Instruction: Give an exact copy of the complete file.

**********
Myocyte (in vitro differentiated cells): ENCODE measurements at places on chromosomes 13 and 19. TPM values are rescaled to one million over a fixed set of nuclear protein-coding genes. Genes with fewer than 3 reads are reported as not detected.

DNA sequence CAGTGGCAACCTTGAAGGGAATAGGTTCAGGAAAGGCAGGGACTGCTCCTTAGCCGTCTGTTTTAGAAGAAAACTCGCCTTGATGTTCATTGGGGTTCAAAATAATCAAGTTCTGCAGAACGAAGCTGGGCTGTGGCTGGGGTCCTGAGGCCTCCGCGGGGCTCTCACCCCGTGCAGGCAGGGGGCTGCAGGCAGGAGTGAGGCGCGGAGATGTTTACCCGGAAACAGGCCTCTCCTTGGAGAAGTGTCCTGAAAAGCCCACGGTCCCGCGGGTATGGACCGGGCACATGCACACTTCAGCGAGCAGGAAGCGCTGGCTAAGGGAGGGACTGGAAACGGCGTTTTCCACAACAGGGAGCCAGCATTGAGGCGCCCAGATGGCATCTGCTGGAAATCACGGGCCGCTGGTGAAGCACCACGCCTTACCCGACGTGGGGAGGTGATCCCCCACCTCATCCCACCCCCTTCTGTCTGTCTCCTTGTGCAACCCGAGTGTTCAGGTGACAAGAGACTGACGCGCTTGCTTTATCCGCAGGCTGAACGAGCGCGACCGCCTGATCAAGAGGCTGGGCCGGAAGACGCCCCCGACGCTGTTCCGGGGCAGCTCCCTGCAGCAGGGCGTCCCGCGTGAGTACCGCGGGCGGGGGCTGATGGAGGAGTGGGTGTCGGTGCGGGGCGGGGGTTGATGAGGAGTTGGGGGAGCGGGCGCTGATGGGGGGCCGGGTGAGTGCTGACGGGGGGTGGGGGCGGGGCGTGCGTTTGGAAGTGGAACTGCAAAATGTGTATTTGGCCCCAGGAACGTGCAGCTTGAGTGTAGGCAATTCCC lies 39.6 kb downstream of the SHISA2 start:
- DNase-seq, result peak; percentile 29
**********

Myocyte (in vitro differentiated cells): ENCODE measurements at places on chromosomes 13 and 19. TPM values are rescaled to one million over a fixed set of nuclear protein-coding genes. Genes with fewer than 3 reads are reported as not detected.

DNA sequence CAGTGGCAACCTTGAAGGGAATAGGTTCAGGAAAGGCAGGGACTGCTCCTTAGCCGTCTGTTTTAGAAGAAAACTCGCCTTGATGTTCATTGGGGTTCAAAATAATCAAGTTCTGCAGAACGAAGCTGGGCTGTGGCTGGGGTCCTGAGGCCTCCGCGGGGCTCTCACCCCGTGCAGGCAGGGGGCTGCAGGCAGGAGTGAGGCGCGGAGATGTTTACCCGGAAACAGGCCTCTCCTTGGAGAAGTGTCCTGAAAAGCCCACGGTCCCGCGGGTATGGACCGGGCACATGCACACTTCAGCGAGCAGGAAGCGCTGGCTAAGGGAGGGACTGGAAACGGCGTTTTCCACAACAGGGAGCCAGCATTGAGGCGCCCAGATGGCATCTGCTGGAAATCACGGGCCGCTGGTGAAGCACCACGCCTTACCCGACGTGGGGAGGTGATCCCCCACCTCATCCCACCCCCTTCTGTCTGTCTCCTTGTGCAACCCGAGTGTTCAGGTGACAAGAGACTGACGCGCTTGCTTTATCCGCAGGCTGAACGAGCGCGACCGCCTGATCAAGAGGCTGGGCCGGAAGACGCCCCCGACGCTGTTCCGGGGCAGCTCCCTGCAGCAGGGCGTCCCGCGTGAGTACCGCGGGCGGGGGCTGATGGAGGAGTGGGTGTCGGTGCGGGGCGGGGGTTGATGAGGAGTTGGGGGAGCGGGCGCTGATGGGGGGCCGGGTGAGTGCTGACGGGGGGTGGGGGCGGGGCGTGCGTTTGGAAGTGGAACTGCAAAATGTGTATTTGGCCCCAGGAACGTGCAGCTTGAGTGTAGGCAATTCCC lies 39.6 kb downstream of the SHISA2 start:
- DNase-seq, result peak; percentile 29